The importance of the religion can only be seen by the teachings and life of Muhammad. Those who have decided to go back to the traditions examine the life of Muhammad, his principles, and beliefs, as the way as his relations with other people of the faith and those of other faiths. Muhammad was not only a Muslim prophet and teacher, but he was also a leader of the people and a soldier. As Lewis notes, there is a belief among many Muslims that they are fighting for God in their quest. Therefore, there is a conviction that those who are not for them are against them and hence are considered enemies of God. The prophet and the caliphs are seen as God’s vicegerents and God is the sovereign commander of the armies. Consequently, anyone fighting against the caliphs is fighting against God’s army. Muslims have expressed their desire to reassert Islamic values and restore the greatness of their religion (Lewis). With this understanding, it follows that there will be violence as long as those who practice radical Islamism believe that they are fighting God’s cause with his enemies.

It is blasphemous and unnatural for misbelievers to rule over true believers and the true believers are opposed to this. They believe that it leads to corruption of religion and morality and to the destruction of God’s law. The rise and continued existence of Islamic fundamentalism have given an aim to what was once an aimless and formless resentment and anger of the Muslim masses. They are now angry at the forces that have continued to devalue their traditional values and loyalists as well as those who have contributed towards robbing Muslims of their beliefs and their dignity (Lewis).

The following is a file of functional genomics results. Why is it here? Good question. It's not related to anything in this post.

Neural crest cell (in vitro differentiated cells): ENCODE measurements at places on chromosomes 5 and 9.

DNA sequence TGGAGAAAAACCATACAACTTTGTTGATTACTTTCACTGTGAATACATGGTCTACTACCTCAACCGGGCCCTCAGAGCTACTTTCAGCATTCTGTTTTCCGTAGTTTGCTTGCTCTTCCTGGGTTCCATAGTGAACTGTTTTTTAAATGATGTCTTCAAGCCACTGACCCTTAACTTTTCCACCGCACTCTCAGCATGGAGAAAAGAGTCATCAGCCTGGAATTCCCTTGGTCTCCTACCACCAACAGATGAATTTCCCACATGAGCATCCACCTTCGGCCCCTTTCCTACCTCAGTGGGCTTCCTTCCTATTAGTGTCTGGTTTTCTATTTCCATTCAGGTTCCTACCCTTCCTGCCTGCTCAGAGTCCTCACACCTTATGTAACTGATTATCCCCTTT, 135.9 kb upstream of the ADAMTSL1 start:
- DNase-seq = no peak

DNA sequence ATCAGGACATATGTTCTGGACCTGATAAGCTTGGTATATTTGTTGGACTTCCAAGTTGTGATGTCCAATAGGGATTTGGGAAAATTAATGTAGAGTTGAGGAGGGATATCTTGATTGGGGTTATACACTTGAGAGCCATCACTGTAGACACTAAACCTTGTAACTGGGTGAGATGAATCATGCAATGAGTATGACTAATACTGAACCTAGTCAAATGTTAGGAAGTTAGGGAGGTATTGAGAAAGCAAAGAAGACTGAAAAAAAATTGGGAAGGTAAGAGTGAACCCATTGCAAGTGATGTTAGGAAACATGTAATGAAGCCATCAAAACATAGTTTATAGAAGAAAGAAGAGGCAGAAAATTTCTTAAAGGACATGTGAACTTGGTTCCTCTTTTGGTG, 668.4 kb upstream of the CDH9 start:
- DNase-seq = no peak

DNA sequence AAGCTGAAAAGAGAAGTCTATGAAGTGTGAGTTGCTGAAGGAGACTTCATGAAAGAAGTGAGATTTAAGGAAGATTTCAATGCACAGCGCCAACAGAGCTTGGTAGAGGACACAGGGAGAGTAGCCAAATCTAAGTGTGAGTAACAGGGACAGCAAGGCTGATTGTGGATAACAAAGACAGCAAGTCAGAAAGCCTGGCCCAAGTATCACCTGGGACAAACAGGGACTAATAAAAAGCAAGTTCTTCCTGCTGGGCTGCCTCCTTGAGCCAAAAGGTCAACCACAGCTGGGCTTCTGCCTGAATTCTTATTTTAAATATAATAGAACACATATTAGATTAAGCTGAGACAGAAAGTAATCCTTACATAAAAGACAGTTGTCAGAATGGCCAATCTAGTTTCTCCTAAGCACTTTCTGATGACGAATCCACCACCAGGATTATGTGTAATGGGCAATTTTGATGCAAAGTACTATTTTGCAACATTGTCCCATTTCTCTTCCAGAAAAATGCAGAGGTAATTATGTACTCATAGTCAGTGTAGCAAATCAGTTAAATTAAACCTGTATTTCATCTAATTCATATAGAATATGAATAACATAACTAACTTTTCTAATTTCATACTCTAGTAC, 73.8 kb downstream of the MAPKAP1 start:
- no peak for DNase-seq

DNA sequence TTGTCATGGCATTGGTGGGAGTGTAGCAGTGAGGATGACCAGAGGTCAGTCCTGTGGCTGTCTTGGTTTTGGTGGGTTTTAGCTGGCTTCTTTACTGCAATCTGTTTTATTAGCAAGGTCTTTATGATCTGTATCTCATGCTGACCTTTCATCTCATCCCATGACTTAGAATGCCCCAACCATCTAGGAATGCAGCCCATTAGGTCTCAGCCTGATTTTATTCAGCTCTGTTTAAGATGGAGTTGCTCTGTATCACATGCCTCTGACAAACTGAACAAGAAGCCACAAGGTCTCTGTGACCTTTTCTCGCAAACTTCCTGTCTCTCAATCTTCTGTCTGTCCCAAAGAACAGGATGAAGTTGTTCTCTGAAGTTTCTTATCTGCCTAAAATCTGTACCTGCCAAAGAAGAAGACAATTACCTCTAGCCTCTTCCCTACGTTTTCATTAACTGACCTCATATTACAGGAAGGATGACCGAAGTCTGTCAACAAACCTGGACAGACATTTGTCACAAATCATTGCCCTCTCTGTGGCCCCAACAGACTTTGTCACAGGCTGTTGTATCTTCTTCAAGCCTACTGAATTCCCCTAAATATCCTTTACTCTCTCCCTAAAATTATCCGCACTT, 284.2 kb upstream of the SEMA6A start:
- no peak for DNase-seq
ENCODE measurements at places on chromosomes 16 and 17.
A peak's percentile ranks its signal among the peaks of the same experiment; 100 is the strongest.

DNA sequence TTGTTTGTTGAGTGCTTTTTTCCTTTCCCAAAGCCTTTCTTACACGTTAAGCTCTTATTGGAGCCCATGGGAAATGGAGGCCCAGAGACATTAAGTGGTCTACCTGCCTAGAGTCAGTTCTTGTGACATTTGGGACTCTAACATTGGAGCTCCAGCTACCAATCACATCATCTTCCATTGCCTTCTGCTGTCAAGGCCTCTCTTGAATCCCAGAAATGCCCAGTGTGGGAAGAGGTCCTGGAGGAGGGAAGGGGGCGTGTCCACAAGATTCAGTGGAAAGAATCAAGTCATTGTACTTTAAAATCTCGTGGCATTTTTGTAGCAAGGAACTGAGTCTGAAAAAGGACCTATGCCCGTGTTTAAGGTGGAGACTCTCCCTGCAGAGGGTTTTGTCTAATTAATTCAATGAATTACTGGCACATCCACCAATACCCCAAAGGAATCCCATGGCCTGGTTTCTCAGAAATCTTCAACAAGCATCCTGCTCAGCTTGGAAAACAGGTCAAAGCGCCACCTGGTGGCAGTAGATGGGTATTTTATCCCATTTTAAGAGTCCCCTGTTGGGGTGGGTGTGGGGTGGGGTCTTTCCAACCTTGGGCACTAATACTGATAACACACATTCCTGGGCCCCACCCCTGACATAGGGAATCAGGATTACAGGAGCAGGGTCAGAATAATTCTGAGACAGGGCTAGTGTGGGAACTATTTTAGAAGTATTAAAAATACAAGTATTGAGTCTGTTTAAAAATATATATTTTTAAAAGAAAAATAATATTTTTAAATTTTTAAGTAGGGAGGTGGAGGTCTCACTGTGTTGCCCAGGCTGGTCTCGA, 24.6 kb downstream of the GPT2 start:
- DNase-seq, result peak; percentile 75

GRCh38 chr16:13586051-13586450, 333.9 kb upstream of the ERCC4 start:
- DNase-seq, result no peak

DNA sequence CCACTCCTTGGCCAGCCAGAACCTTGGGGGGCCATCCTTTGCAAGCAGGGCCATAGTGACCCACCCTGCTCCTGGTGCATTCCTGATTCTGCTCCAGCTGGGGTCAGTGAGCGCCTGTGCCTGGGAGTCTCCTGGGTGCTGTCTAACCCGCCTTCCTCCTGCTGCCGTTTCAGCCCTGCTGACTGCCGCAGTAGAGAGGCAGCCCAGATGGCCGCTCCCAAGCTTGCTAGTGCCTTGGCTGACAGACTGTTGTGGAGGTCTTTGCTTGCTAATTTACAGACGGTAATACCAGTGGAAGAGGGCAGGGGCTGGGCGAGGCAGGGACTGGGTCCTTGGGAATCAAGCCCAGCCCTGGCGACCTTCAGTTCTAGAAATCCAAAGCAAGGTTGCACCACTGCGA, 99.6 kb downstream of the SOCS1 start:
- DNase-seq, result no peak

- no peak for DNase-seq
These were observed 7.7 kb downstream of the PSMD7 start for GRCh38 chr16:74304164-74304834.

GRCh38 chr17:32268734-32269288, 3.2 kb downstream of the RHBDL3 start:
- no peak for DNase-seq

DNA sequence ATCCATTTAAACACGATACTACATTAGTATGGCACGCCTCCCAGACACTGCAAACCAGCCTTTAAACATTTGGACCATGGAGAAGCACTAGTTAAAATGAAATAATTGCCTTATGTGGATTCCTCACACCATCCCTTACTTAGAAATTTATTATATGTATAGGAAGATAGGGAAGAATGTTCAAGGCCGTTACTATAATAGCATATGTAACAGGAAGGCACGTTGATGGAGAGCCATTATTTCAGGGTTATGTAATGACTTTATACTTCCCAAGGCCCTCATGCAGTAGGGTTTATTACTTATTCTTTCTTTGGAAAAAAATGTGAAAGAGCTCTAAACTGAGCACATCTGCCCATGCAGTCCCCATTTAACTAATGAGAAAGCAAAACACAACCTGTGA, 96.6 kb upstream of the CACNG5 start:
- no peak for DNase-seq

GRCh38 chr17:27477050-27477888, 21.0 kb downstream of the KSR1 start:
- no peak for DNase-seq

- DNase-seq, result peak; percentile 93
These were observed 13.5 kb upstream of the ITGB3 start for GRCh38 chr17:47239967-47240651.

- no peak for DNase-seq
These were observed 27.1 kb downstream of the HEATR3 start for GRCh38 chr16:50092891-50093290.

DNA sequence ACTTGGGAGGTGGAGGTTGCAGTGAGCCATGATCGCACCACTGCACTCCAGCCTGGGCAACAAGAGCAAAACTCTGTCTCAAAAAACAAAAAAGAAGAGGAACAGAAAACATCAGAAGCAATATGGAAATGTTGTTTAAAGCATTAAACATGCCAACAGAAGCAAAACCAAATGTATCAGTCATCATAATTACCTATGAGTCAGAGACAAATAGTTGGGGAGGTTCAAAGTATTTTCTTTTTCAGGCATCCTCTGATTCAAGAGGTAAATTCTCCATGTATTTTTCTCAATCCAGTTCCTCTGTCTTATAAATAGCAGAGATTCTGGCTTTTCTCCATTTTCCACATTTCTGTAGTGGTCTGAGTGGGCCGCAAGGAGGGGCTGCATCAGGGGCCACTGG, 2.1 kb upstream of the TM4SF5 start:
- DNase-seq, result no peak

Clearly, it is indeed true that there has been a failure by western governments, leaders, and other individuals to understand ISIS. Without a clear understanding of their motivation, it will not be possible to understand how to deal with the group. Woods presents a different way of understanding ISIS. The group is not just composed of radicals and fanatics who have no basis for their beliefs. Many of those who follow the group and support it are knowledgeable and convinced of its teachings and beliefs. They have a deep understanding of their beliefs and convictions. The group is not just composed of terrorists. Any act they do including beheading and slavery is rooted in ancient understanding and practices of Islam. There is a contrast of beliefs between mainstream Islam and radical Islamism. The two groups have different motivations. However, one of the most important things to understand is that Islam varies according to the region. It is influenced by cultures and other external influences.

Works Cited

Lewis, Bernard. ‘The Roots of Muslim Rage.’ The Atlantic

Mandeville, Peter. Islam and Politics. Routledge, 2014

Woods, Graeme. “What ISIS Really Wants,” The Atlantic. www.theatlantic.com/magazine/archive/2015/03/what-isis-really-wants/384980/, Accessed 14 May 2018.